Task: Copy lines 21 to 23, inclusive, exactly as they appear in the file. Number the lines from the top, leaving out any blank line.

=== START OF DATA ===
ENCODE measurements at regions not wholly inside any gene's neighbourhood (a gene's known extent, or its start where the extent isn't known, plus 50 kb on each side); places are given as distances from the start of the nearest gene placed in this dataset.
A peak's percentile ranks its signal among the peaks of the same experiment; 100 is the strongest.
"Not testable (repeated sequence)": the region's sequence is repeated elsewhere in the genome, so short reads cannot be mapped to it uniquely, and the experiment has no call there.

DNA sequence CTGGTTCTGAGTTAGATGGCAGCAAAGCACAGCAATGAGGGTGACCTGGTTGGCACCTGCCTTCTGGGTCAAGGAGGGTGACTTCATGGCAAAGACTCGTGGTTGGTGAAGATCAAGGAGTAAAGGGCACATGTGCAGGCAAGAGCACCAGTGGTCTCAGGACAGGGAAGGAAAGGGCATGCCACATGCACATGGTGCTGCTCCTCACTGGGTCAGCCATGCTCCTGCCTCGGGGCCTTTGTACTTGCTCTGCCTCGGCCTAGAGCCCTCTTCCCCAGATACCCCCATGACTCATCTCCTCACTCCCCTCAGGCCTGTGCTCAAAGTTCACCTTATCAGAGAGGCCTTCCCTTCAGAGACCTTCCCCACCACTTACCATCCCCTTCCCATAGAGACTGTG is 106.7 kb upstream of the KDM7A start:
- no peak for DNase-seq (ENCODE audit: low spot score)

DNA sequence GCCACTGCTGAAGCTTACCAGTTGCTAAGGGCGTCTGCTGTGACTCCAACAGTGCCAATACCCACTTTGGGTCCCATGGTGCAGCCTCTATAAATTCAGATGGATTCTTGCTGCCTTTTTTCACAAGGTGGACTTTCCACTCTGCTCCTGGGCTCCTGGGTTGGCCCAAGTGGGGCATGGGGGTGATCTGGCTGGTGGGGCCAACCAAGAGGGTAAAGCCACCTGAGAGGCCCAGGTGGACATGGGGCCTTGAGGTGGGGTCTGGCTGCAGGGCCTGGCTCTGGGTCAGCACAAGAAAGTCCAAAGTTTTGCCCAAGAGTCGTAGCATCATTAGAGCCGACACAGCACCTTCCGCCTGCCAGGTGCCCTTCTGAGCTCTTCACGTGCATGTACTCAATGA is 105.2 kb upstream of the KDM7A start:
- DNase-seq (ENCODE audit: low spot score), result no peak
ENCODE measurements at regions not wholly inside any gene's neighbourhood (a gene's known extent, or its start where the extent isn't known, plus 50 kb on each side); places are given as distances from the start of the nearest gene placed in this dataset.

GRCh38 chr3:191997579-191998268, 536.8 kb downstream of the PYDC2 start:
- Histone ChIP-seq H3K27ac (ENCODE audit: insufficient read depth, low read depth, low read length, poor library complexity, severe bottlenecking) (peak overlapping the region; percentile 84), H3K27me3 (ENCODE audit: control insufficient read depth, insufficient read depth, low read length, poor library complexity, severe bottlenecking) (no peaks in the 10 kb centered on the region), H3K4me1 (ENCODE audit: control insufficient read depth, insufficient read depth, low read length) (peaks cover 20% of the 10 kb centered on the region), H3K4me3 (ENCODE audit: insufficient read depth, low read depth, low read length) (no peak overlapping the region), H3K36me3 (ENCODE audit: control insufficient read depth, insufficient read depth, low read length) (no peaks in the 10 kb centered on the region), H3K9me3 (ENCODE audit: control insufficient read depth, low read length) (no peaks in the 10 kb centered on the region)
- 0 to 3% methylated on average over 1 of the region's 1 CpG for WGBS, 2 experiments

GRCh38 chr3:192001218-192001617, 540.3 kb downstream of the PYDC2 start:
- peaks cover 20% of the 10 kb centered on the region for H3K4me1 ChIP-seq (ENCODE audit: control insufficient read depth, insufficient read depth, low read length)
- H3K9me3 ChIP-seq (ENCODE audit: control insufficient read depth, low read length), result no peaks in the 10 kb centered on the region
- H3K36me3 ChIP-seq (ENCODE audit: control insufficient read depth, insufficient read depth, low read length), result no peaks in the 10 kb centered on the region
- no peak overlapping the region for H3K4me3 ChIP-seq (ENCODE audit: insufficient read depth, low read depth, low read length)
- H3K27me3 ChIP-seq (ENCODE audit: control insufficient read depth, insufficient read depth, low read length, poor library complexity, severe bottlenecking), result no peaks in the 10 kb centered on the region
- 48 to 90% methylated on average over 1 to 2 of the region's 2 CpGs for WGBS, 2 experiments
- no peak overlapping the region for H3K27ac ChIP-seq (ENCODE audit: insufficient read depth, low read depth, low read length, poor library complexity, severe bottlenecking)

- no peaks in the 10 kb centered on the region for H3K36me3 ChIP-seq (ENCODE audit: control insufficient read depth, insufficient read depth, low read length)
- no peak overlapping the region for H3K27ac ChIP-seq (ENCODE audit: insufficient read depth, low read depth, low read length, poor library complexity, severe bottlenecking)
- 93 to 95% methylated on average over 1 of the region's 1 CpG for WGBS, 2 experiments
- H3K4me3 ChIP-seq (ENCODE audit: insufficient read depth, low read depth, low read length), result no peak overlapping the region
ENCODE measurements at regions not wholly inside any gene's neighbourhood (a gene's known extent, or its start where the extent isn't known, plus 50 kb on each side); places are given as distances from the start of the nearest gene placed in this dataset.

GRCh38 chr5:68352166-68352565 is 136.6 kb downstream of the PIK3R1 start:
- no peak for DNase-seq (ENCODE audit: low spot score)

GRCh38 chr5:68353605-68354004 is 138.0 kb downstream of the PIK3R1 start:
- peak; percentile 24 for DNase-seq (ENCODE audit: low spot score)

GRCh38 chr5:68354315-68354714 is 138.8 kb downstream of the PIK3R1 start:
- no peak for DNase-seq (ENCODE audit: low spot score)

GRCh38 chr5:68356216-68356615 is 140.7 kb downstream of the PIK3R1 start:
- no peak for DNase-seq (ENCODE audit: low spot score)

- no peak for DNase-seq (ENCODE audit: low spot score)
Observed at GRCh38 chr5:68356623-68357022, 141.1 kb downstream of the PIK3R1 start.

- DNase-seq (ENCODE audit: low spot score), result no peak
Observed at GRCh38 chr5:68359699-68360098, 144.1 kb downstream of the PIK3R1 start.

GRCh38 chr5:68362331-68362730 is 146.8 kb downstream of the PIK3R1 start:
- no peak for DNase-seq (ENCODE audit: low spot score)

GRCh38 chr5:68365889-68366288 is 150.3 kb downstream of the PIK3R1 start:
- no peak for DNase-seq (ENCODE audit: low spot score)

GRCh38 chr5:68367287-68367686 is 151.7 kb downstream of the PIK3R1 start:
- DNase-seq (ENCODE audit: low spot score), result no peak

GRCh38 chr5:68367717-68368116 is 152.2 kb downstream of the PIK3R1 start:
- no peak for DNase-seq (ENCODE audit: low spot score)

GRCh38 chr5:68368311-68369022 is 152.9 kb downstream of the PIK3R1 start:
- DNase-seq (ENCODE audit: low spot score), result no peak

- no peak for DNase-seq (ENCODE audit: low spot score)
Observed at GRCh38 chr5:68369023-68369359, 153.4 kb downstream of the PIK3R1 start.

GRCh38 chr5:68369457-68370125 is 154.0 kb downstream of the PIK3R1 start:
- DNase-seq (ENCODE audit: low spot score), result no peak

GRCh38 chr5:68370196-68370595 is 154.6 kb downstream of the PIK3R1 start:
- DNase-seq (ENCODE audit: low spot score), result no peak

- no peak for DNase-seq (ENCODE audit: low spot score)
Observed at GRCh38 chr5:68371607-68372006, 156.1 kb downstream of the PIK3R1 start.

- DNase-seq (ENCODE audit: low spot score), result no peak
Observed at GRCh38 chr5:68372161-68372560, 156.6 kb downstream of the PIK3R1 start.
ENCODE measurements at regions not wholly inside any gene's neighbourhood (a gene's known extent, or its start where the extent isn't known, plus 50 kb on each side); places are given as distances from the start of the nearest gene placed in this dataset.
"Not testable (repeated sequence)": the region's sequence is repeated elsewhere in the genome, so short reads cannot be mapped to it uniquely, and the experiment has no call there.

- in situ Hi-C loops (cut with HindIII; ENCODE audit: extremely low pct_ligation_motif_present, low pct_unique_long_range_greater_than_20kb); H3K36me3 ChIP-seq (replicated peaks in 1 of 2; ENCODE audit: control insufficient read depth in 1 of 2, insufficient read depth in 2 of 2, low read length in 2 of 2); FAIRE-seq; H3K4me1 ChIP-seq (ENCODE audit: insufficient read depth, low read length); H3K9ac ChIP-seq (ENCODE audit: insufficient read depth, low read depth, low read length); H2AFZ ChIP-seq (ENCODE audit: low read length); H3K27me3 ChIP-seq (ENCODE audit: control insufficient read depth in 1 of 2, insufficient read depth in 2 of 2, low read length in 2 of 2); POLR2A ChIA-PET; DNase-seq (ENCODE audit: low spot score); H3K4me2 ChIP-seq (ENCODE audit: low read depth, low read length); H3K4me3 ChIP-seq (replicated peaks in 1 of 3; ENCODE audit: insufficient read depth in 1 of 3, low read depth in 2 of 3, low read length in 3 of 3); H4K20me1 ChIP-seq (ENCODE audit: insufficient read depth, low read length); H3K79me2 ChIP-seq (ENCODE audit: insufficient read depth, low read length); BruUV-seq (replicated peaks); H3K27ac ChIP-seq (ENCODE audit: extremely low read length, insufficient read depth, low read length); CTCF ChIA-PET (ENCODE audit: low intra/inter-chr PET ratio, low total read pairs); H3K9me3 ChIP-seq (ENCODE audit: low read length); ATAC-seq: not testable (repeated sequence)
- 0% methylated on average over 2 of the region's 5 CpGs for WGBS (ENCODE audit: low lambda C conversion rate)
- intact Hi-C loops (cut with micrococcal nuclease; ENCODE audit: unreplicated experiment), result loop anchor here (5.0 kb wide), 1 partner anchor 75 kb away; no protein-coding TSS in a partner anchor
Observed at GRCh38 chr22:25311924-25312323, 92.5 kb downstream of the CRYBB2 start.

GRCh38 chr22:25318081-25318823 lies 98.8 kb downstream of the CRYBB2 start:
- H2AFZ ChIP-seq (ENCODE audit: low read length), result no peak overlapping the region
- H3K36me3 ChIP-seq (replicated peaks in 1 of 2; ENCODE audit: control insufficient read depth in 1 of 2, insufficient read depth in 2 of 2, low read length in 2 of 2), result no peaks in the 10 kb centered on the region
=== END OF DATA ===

- no peak overlapping the region for H3K27ac ChIP-seq (ENCODE audit: insufficient read depth, low read depth, low read length, poor library complexity, severe bottlenecking)
- 93 to 95% methylated on average over 1 of the region's 1 CpG for WGBS, 2 experiments
- H3K4me3 ChIP-seq (ENCODE audit: insufficient read depth, low read depth, low read length), result no peak overlapping the region